Please also let us know if you would need transport to be able to attend.

Venue: Hungerford Methodist Church Hall, Bridge Street RG17 0EH
This is a joint venture to benefit our community between the
Village Agents and Hungerford Methodist Church.

Thanks to generous donations received, tickets are free but must be booked in advance as places are limited.


WEST BERKSHIRE FOODBANK supports local people in crisis. Clients are referred to the Foodbank by Agencies who are helping them, or by phoning the Crisis helpline below. They are given food equivalent to three meals a day for three days, and may be referred more than once if needed.

THANK YOU to everyone who has given longlife, tinned or dried food and other essentials such as soap, toothbrushes & toilet rolls. Donations may be left at our collection points in the Churches, the Library, and the Co-op.
If your workplace or community group is interested in hosting a collection point,
please contact info@westberks.foodbank.org.uk or jennifer.bartter@btinternet.com

Crisis Foodline
Crisis Food need ? Call 01635 760560.
Open Weekdays (not Bank Holidays) from 08.30 to 18.30


Hungerford and Surrounds ,

CANCER SUPPORT GROUP
for people living or affected by cancer, and /or their carers and loved ones,
past and present.

We are a friendly and welcoming group . If you haven’t been before you will be warmly welcomed whether you want to share experiences , listen , seek information or meet people .
We also have free tea/coffee and cake and meet on the last Tuesday of the month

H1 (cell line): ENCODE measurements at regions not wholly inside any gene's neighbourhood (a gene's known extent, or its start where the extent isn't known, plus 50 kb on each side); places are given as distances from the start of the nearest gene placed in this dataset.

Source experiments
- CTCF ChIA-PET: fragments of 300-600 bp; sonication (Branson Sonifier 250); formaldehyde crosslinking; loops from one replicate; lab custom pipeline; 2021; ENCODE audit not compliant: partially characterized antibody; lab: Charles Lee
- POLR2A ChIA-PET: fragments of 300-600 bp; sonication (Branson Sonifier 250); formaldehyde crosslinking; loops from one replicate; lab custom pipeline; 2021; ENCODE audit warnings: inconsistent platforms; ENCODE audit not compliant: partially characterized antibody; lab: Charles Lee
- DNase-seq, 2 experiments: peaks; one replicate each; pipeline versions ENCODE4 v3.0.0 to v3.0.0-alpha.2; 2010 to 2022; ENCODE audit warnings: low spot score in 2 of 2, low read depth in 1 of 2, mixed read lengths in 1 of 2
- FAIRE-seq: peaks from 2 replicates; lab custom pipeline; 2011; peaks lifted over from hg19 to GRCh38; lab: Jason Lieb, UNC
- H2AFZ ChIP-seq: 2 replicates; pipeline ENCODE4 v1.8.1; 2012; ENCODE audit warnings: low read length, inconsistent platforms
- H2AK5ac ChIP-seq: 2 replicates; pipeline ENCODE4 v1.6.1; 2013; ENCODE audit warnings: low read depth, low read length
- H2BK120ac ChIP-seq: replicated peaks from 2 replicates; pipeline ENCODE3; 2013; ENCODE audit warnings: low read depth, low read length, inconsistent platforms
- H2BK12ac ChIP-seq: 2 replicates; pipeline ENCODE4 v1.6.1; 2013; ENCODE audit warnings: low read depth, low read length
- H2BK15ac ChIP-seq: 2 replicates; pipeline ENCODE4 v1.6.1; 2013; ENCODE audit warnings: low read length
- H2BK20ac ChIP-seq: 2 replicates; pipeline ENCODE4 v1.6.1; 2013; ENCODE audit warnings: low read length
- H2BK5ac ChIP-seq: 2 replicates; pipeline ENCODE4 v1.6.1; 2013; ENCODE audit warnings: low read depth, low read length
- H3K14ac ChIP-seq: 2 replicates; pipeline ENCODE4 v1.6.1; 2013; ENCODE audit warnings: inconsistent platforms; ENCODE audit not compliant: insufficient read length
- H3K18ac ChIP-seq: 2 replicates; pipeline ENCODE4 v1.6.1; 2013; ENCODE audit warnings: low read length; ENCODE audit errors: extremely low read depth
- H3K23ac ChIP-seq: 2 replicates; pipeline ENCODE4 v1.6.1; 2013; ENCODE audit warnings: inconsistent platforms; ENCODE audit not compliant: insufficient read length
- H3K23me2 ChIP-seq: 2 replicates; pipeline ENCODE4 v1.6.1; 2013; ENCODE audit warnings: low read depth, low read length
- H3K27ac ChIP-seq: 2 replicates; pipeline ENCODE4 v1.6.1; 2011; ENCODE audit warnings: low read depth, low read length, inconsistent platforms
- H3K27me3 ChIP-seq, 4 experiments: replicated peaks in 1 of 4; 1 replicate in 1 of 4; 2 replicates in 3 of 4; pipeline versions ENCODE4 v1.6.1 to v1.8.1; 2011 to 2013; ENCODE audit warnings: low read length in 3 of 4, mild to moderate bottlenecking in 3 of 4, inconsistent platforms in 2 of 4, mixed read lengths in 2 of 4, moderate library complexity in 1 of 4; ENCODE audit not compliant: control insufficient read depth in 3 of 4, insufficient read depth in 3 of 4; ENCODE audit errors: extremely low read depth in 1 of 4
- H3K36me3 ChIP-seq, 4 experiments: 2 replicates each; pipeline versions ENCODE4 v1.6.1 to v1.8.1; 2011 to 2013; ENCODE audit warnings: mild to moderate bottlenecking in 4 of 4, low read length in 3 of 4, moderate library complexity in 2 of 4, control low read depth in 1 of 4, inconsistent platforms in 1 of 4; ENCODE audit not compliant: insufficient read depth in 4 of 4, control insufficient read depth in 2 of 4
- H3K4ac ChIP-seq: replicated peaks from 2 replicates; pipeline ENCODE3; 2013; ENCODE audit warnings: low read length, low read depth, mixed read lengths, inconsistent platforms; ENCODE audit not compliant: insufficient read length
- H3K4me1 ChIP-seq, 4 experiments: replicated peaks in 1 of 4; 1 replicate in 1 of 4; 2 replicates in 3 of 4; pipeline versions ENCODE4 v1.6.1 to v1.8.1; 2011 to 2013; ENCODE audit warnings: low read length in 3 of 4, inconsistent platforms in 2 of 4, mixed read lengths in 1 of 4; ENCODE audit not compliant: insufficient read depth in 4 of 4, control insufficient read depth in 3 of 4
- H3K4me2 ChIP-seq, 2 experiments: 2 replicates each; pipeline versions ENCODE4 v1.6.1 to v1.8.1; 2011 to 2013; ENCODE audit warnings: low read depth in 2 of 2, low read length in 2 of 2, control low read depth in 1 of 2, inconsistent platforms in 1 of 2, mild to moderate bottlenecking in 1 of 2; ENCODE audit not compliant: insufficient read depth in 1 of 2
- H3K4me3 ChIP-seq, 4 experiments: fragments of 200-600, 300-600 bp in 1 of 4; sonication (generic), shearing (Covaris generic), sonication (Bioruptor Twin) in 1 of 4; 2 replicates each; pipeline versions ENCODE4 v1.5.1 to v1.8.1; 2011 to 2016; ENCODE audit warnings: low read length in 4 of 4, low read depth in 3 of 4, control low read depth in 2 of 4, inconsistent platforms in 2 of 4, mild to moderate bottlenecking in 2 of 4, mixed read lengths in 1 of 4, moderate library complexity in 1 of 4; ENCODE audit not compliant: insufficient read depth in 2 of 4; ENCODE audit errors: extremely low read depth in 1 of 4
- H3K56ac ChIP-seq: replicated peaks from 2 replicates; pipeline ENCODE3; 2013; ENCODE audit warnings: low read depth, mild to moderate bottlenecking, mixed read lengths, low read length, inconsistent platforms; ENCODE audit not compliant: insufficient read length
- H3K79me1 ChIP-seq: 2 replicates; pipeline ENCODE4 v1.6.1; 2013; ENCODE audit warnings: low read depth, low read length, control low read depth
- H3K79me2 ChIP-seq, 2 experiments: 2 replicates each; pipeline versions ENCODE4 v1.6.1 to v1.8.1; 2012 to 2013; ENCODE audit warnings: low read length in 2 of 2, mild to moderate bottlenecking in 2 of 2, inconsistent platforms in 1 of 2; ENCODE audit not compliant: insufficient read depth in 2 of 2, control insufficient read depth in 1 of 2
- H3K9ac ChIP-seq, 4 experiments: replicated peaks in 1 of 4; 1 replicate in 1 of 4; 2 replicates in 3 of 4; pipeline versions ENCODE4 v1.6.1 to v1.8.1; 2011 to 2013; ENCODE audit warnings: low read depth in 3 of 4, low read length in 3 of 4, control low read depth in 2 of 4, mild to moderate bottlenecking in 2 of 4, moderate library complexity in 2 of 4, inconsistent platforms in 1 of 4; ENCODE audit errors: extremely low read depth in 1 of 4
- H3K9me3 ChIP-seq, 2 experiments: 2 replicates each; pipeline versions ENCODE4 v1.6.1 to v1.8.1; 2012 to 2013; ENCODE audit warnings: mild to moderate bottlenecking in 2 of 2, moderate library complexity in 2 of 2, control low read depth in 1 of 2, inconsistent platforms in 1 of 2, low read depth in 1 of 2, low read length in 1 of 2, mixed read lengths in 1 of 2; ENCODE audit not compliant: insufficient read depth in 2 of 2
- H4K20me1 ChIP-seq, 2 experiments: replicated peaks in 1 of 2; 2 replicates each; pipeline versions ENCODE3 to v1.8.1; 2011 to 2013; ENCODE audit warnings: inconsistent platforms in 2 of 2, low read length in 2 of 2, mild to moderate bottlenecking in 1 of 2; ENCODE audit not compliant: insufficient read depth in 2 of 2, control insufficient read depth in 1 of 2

at the Riverside suite at the Bear hotel, Hungerford.

You may contact Jenny Knight 01488 644671 or
Yvonne Gillies 07888399134 email ygillies@btinternet.com



Bits 1

Hungerford Arts Festival 2018

I would like to record my thanks to all those who helped make the 2018 Hungerford Arts Festival such a resounding success: to all our volunteers, who organised and ensured the smooth running of over fifty events at more than a dozen venues during the Festival’s two-week duration; to the performers, many of whom drew sell-out audiences despite competition from Wimbledon, the World Cup and the heatwave; and to the audiences themselves, for their wholehearted enthusiasm.

My thanks also go to all our grant-givers and supporters without whose financial assistance the Festival could not take place, to the staff of the Hungerford branch of Newbury Building Society, who so ably facilitate our box office, and to CHAIN for publicising the programme.
You can see some images from the events on our website at www.hungerfordartsfestival.com

Needless to say there is a great deal of planning and preparation involved in the Festival and our thoughts are already turning to 2019. If anyone would like to lend a hand – we are a very friendly team! – please get in touch via the contact page on our website. We are particularly keen to meet any ‘technical’ people … you don’t need any theatre knowledge, just a willing nature and some technical background.

Everyone is also welcome to attend our AGM which will be held on Thursday 8 November at 7.30pm in the Croft Hall.

Brian Davis Chairman


Bits 2